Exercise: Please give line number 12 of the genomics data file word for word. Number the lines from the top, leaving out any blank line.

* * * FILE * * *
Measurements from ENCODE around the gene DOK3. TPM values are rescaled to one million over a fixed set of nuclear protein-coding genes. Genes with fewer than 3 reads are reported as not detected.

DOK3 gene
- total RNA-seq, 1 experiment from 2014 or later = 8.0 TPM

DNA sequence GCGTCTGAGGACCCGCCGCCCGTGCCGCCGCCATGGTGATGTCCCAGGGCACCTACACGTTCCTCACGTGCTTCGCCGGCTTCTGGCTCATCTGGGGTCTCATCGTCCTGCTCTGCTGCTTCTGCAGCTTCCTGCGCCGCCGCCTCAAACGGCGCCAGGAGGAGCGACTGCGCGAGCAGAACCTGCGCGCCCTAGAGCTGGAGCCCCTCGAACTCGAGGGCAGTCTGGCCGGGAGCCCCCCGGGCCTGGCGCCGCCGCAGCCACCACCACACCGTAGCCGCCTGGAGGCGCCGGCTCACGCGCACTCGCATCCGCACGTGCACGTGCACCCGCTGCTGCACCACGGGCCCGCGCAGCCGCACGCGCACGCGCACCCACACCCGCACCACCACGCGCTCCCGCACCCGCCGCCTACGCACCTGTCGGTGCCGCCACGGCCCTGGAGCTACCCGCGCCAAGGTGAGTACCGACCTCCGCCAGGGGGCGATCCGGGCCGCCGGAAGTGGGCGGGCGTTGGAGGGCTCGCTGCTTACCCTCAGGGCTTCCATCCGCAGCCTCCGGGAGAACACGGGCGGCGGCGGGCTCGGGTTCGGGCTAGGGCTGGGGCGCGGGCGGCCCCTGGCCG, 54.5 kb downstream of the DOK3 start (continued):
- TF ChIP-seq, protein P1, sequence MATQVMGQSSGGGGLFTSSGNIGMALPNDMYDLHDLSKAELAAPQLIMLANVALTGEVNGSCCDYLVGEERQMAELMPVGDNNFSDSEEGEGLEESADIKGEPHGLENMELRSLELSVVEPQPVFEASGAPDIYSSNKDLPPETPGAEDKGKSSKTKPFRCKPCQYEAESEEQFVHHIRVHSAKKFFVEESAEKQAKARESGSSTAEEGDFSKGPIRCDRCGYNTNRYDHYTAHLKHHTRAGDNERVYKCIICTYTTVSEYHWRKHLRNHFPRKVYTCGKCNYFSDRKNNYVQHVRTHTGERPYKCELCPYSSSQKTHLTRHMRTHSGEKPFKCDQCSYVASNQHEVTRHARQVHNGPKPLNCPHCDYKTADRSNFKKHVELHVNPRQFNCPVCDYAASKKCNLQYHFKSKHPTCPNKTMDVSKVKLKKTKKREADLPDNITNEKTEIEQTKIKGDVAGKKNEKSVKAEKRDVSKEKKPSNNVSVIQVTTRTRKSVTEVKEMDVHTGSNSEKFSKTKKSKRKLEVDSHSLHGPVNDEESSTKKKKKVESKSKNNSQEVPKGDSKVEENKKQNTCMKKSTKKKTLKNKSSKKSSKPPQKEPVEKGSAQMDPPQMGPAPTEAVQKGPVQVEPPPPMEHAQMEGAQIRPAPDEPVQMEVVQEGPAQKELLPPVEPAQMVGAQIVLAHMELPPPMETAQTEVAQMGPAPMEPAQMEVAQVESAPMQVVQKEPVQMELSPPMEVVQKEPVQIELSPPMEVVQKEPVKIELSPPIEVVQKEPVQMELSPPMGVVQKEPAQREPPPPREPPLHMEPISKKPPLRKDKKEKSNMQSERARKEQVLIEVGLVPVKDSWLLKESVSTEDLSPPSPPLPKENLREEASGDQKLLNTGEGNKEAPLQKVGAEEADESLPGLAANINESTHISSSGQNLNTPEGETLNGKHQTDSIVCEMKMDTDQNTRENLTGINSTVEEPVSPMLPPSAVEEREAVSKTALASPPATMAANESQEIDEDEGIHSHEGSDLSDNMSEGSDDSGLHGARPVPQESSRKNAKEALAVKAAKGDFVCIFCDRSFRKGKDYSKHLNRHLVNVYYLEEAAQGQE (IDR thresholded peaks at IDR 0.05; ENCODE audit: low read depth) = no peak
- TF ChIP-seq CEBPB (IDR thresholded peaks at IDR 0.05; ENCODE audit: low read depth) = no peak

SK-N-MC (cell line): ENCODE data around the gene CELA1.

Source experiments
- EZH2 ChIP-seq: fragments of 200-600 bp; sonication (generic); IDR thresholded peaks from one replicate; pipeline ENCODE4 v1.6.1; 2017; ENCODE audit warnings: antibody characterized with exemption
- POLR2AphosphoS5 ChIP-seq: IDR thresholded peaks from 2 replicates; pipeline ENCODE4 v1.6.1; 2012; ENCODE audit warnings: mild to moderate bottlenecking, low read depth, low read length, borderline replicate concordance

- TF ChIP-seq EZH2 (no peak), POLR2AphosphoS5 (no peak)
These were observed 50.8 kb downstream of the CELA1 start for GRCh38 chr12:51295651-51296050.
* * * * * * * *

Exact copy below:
These were observed 50.8 kb downstream of the CELA1 start for GRCh38 chr12:51295651-51296050.